Ajay Devgn Films (ADF) has served Yash Raj Films (YRF) a notice and
filed a case against it in the Competition Commission of India for
“abusing its clout to deny ADF its rightful due in the Diwali release of
its Son Of Sardar”. ADF has accused YRF of monopolistic practices by using its dominant position in the market to enter into an arrangement
with the exhibitors that it would give them Ek Tha Tiger only if the exhibitors agreed to give its (YRF) Diwali release, Jab Tak Hai Jaan, prominence over others. The Competition Commission of India is a state body responsible for
enforcing the Competition Act 2002, which prevents activities that
have an adverse effect on competition. The Act prohibits anti-
competitive agreements, abuse of dominant position by enterprises
and regulates combinations, which cause or are likely to cause an
appreciable adverse effect on competition.


According to the lawyer of ADF:
“The case of ADF is that producer/distributor/exhibitor cannot be
allowed to enter into a tie-in arrangement which adversely affects
competition. YRF has entered into a tie-in arrangement with the
exhibitors in a manner that it has made it compulsory for the
exhibitors to exhibit its Jab Tak Hai Jaan on Diwali day and two weeks thereafter with all four shows. A tie-in arrangement in the
present circumstances of YRF of compulsory showing JTHJ on a date fixed in advance with the exhibitor while entering into an
arrangement to show the film Ek Tha Tiger itself violates the provisions of the Competition Act, 2002, more particularly Section 3 of
the Act. It is a well-known fact that YRF is the most dominant player in
the film business for the past four-five decades.
“YRF is vertically integrated i.e. it has a studio, production house, in-
house director, all the equipments required for the production and it
has distribution arms all over the world, which creates a dominant
presence/impression before an exhibitor. “Under the threat of not delivering Ek Tha Tiger, which was the only film to be released on Eid/Independence day (an unusual day being a
Wednesday for a film release), YRF forced the exhibitors to tie-in the
release of JTHJ on the Diwali day i.e. 13-11-2012 which is also an unusual day for release i.e. Tuesday. ADF is entitled to release its movie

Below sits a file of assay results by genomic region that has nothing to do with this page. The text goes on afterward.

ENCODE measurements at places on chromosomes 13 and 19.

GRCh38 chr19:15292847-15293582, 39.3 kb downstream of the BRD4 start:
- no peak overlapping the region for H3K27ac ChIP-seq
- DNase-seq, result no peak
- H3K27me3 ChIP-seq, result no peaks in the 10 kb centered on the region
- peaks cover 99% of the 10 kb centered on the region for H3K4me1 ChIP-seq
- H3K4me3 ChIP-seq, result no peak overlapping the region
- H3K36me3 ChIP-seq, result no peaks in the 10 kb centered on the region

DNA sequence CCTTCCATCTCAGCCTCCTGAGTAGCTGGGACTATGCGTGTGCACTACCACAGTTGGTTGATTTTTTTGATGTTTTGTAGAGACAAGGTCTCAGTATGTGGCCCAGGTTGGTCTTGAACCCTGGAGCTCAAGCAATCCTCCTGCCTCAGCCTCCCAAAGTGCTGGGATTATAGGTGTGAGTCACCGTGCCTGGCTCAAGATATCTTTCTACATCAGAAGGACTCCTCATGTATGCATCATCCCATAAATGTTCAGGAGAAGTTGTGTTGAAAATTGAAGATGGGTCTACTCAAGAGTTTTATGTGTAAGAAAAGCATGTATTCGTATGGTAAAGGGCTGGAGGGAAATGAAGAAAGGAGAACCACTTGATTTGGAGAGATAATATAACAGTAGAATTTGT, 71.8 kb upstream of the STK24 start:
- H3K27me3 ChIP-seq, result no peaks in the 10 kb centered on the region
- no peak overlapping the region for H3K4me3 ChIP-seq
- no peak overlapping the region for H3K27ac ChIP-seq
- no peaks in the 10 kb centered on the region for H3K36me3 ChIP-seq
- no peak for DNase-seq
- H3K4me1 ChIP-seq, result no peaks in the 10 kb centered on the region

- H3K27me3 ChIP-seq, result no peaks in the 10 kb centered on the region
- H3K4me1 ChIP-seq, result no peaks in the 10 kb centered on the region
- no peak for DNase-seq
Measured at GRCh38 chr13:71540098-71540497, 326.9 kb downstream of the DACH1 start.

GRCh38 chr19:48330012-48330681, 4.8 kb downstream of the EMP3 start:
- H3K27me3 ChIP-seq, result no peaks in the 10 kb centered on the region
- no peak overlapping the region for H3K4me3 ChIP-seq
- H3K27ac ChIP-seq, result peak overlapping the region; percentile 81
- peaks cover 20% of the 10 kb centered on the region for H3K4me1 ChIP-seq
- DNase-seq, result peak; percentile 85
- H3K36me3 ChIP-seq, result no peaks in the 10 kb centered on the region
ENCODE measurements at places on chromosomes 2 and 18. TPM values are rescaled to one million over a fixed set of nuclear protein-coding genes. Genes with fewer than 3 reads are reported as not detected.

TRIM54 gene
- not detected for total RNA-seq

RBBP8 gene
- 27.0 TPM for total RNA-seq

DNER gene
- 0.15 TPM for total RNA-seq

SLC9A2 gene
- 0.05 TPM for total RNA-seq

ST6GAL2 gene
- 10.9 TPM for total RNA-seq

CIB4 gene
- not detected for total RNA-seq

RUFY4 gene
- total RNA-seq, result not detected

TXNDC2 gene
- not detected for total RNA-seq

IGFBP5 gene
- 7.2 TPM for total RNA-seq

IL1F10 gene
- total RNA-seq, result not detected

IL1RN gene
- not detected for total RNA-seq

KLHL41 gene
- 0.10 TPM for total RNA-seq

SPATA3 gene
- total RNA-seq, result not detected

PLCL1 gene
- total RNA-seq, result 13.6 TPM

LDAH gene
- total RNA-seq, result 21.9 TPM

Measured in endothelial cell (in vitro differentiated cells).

on the Diwali day which right is protected under Article 19(1)(g),
Indian Contract Act and Competition Act, 2002 and provide effective
competition to YRF’s movie. “But for YRF’s tie-in arrangement with the exhibitors, which is
apparent from the various agreements executed by YRF, ADF would
have achieved single-screen exhibitors in the range of more than
1,200. However, because of the tie-in arrangement, ADF has achieved
only about 600 nos. of single-screens which clearly shows the cause
against YRF. “To substantiate the above through some examples, a catchment like
Dadar in Bombay has seven single-screen cinemas out of which Son Of Sardaar has only one, and Jab Tak Hai Jaan has six. In Hyderabad city, out of 17 single-screen (Hindi film-playing) cinemas, Son Of Sardaar has only two, and Jab Tak Hai Jaan has 15. The trend is similar almost all India, which can be scrutinised by anyone. “For ADF’s last movie i.e. Bol Bachchan, ADF had achieved about 1,350 number of single-screens which film was released on 6th July, 2012.
ADF could have also restricted the release of YRF’s movie on Diwali day
by entering into tie-in arrangements then but ADF has always been
fair and, in any case, does not carry dominance which YRF has in the
market to dictate anti-competitive terms. “YRF is trying to hide behind its dominant position in the film market.
It is wrongly touting this cause of action to be based upon an alleged
enmity between Mr. Ajay Devgan and Mr. Shah Rukh Khan, which does
not exist. The case of ADF is legally maintainable and ADF shall fight till
the end on this legal issue.”